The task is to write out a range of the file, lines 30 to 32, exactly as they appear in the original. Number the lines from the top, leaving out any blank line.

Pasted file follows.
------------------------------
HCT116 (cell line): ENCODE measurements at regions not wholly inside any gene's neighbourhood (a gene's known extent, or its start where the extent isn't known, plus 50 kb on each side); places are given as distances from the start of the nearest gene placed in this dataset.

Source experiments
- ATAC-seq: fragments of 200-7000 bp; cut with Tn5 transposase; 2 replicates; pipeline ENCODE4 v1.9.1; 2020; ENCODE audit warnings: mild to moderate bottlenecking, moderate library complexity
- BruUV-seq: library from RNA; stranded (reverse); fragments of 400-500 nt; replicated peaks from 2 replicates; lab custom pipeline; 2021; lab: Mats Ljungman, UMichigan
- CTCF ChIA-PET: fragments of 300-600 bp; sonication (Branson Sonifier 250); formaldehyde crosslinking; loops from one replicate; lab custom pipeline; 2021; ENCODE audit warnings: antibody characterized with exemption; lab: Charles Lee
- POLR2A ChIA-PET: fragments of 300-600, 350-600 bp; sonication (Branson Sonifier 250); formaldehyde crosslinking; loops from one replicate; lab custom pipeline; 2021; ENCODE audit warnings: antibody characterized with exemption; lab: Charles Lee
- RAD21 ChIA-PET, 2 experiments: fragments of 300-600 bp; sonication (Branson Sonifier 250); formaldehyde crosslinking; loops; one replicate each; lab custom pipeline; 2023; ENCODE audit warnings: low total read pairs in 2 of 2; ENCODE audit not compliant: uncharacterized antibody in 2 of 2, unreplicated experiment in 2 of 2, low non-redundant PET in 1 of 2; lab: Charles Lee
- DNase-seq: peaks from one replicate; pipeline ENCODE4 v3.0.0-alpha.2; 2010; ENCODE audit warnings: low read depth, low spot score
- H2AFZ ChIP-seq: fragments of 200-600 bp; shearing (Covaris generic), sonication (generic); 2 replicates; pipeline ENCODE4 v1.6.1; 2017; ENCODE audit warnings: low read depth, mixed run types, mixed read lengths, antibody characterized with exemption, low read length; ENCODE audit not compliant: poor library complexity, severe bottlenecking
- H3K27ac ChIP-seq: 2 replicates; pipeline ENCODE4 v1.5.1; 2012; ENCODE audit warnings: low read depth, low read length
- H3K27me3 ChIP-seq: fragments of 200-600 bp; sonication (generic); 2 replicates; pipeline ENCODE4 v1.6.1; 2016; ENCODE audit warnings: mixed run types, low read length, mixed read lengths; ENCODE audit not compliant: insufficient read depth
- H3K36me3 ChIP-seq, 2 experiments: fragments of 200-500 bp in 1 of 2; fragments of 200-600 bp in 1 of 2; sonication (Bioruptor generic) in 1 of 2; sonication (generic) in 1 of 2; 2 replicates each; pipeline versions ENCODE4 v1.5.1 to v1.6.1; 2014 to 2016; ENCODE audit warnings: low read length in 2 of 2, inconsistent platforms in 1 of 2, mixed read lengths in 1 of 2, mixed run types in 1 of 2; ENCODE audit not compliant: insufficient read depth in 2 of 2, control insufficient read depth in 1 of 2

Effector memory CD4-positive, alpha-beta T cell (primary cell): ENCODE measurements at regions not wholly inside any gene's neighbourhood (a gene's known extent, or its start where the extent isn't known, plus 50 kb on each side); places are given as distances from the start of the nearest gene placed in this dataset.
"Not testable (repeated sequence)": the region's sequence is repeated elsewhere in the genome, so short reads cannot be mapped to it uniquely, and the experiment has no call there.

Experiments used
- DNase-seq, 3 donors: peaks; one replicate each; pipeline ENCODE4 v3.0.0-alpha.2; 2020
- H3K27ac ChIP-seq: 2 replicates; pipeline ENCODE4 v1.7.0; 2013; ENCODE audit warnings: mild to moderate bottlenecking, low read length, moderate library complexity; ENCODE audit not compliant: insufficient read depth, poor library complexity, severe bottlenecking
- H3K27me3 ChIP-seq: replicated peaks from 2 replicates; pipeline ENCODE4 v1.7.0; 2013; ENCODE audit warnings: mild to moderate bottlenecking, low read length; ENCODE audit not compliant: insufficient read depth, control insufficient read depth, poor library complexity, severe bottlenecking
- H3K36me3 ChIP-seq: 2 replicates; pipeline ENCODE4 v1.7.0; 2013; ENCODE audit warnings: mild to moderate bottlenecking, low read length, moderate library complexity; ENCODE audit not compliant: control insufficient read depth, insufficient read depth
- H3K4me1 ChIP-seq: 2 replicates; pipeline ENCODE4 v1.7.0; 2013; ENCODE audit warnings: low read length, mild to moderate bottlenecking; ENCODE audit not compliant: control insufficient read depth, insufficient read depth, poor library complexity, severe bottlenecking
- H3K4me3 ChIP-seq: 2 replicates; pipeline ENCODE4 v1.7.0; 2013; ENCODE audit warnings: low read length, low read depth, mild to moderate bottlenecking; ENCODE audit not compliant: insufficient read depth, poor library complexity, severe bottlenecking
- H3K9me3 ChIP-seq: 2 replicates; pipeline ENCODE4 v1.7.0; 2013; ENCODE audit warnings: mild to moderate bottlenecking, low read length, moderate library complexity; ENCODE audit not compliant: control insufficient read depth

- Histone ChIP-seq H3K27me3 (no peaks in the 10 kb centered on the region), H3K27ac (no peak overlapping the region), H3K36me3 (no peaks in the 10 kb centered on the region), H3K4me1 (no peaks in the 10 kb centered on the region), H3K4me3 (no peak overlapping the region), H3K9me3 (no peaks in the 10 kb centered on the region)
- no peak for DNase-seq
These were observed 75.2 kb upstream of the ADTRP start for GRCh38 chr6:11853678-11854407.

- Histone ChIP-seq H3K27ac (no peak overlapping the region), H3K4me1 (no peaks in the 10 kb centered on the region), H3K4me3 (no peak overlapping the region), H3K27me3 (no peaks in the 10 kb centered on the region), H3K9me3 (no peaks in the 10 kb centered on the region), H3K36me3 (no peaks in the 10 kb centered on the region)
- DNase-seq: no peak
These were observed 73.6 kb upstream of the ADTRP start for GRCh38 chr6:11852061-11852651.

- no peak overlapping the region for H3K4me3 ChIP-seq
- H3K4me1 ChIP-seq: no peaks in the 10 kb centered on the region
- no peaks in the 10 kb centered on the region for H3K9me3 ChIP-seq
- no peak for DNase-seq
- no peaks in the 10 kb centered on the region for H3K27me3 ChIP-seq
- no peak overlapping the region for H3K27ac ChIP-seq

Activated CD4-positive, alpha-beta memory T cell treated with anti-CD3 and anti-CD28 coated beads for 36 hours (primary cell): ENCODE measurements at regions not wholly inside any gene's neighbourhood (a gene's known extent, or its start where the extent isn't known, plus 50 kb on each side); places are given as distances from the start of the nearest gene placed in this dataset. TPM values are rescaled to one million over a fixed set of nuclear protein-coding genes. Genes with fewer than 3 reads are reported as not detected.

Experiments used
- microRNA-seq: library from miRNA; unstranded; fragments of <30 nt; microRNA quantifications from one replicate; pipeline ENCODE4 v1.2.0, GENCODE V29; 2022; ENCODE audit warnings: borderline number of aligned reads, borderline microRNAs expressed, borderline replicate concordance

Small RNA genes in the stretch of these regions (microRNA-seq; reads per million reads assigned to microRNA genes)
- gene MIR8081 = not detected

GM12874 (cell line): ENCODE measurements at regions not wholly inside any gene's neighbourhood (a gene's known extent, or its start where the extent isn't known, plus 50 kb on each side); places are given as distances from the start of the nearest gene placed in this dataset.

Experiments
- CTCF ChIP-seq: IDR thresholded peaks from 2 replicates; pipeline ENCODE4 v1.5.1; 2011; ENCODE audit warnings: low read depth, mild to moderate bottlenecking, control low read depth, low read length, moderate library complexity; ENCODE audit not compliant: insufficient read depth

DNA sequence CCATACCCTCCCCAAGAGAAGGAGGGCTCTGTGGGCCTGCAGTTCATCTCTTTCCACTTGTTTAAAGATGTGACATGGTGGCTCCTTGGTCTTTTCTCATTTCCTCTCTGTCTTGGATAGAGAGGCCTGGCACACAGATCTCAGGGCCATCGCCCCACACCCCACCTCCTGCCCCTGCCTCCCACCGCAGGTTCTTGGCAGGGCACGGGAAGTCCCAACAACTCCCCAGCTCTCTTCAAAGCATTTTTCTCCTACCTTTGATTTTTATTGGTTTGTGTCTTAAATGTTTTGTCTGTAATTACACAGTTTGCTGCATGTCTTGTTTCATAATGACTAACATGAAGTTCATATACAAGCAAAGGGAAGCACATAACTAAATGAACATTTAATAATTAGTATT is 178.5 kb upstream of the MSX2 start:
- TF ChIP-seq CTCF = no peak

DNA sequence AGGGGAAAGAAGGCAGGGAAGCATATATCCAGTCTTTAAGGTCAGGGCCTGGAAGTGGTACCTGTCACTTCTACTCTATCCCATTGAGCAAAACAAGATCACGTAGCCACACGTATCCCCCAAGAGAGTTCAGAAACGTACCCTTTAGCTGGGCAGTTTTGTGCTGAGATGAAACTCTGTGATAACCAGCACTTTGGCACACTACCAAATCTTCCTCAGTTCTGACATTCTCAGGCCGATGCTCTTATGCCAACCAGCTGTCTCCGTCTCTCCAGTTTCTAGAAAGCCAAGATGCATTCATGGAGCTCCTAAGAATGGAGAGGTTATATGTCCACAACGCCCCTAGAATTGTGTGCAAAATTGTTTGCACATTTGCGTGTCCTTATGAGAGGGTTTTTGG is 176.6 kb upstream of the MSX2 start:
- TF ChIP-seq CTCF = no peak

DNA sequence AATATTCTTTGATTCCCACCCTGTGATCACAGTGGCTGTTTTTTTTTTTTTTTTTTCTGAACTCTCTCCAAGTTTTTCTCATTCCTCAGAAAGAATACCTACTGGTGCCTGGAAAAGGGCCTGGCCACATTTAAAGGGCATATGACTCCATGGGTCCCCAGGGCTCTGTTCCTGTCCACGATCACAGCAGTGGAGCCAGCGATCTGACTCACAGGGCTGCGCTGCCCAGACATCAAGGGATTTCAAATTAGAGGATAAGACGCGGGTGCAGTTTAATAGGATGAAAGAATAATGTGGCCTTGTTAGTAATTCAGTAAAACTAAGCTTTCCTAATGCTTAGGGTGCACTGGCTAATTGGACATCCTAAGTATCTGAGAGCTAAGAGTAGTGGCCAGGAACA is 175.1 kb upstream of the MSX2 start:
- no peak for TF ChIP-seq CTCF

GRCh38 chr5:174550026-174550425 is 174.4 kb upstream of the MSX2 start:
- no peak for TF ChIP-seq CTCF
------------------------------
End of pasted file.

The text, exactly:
- H3K4me1 ChIP-seq: no peaks in the 10 kb centered on the region
- no peaks in the 10 kb centered on the region for H3K9me3 ChIP-seq
- no peak for DNase-seq